Sarcoidosis is a granulomatous disorder that affects multiple organ systems and whose cause is still uncertain. It typically presents in the second to fourth decades of life, with women more frequently affected than men.1The diagnosis is made according to clinical features and pathologic findings. The clinical characteristics of sarcoidosis include bilateral hilar lymphadenopathy on chest radiography, erythema nodosum, uveitis, and maculopapular skin lesions. Multiple organs may be involved, with the most common organ being the lung in 95% of cases.2The parotid gland was found to be solely involved in 4% to 6% of cases.2,3It has also been reported that up to 30% of patients with systemic sarcoidosis may have parotid involvement1; however, large variations were noted in a recent study of 26 patients, only 5% of whom had parotid involvement.4Neurologic symptoms may be the sole presenting complaint in 5% of patients with sarcoidosis of any organ system, with facial nerve weakness being the most common neurologic deficit, independent of parotid involvement.1,5Of note, uveoparotid fever, or Heerfordt syndrome, is a specific entity in which parotid sarcoidosis occurs in association with uveitis. The classic pathologic finding is the presence of multiple noncaseating granulomas, which are occasionally confluent in lymph nodes.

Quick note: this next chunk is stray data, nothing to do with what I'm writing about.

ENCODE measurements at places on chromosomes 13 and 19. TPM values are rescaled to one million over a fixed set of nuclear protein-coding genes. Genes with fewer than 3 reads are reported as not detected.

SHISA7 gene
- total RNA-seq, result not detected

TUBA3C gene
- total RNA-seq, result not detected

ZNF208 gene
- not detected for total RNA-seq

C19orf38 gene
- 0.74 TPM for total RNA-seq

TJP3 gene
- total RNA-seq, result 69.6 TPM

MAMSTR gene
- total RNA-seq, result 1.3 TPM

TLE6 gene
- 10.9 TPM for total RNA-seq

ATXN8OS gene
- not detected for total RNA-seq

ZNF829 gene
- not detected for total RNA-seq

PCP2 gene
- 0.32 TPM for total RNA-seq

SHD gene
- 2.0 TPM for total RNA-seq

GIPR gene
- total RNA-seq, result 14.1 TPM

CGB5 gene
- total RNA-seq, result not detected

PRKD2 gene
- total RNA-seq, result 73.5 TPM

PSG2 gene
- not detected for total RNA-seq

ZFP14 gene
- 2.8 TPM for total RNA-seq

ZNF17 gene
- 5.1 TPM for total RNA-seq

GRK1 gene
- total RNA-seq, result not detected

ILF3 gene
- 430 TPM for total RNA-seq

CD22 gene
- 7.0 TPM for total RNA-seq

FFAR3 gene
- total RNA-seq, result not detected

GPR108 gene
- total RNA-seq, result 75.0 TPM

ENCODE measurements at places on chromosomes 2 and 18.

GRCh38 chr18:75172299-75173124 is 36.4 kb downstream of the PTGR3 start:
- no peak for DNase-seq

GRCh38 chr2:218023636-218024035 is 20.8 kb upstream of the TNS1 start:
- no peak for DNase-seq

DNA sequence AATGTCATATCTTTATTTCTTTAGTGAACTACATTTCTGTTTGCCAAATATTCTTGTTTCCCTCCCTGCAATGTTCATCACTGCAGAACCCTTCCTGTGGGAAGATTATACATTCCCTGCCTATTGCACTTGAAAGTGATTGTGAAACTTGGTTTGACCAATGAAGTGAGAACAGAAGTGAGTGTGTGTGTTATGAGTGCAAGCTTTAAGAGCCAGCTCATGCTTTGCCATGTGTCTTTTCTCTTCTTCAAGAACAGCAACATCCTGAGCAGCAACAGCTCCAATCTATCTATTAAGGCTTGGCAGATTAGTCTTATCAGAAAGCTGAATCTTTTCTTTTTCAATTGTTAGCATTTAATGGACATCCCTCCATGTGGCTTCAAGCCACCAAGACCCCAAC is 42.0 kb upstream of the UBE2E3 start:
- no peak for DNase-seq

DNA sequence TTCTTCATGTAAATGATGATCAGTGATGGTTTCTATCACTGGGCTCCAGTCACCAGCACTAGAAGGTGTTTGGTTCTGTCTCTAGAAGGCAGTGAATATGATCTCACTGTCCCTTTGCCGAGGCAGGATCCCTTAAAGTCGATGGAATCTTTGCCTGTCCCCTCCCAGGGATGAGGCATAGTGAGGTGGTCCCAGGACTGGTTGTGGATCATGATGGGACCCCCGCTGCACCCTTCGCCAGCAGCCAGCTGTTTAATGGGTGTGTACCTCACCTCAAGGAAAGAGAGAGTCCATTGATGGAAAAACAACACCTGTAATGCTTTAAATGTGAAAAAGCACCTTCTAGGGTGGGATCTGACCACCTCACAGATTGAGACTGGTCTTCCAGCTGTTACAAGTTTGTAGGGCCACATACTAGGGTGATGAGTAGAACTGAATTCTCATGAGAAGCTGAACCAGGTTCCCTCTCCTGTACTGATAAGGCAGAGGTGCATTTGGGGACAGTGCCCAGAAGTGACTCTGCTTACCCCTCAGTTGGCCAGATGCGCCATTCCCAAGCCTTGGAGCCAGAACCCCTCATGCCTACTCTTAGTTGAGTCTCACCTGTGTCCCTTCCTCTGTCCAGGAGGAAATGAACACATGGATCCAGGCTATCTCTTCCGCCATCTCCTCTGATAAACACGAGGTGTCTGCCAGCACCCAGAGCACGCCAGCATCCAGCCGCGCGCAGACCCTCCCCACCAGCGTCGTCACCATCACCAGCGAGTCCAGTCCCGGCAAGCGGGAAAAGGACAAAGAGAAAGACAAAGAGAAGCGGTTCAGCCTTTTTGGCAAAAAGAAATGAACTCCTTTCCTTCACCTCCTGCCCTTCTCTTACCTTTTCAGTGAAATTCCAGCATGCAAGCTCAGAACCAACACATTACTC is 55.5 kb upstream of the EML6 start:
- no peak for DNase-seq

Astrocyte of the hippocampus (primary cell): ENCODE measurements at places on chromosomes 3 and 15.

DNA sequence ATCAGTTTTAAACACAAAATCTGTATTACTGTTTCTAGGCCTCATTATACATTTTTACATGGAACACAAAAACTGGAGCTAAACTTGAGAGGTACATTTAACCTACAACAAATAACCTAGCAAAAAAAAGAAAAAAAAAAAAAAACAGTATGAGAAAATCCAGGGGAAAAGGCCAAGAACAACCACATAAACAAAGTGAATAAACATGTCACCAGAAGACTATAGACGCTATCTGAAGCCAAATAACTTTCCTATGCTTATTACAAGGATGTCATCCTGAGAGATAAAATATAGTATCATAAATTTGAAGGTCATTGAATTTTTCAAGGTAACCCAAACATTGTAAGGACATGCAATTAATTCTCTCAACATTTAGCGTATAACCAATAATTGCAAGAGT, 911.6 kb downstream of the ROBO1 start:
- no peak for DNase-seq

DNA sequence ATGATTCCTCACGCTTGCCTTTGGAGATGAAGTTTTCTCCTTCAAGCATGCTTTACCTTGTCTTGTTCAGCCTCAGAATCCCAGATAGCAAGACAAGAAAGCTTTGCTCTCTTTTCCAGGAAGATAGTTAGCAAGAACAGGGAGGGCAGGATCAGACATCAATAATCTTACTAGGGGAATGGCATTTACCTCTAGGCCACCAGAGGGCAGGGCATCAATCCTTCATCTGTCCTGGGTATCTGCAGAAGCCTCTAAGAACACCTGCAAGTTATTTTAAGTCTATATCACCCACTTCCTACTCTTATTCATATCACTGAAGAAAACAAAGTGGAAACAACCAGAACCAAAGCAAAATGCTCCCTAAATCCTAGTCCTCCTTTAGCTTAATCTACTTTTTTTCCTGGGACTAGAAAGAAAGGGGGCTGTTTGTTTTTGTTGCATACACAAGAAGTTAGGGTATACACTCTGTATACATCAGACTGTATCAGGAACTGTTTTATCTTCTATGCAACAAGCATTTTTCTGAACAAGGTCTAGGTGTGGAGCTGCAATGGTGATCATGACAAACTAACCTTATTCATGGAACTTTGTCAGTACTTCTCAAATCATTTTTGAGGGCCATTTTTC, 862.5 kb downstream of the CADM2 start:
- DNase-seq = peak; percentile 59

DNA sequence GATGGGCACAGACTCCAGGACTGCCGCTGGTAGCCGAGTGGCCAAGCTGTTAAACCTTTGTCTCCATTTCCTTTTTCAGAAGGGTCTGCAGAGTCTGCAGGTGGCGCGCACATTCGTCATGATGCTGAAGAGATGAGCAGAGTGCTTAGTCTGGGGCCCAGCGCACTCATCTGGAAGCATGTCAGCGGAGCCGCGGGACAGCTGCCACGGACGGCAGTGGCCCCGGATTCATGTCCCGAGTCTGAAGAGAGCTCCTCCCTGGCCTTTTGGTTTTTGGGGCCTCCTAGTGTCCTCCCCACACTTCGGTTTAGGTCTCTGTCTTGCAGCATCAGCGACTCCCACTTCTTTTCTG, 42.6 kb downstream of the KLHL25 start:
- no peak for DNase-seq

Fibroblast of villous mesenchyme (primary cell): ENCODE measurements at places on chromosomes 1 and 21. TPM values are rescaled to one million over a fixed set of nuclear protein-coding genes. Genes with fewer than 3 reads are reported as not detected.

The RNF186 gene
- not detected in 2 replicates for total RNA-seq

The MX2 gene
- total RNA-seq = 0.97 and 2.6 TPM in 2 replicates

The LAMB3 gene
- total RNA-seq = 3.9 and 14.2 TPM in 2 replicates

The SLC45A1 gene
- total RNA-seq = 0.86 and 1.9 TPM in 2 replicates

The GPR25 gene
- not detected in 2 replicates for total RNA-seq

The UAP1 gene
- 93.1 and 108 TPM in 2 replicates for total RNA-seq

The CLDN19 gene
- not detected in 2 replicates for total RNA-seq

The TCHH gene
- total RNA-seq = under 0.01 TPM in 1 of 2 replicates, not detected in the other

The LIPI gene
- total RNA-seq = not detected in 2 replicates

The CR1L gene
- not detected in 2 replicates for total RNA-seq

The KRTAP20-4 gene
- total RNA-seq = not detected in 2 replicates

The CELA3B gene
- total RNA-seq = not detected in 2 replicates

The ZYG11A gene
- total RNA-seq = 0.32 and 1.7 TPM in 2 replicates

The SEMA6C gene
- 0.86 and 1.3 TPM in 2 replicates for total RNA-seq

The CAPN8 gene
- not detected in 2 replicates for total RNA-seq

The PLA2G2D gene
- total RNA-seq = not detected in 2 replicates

Pathology Quiz Case 2: Diagnosis. Arch Otolaryngol Head Neck Surg. 2009;135(6):619–620. doi:10.1001/archoto.2009.42-b
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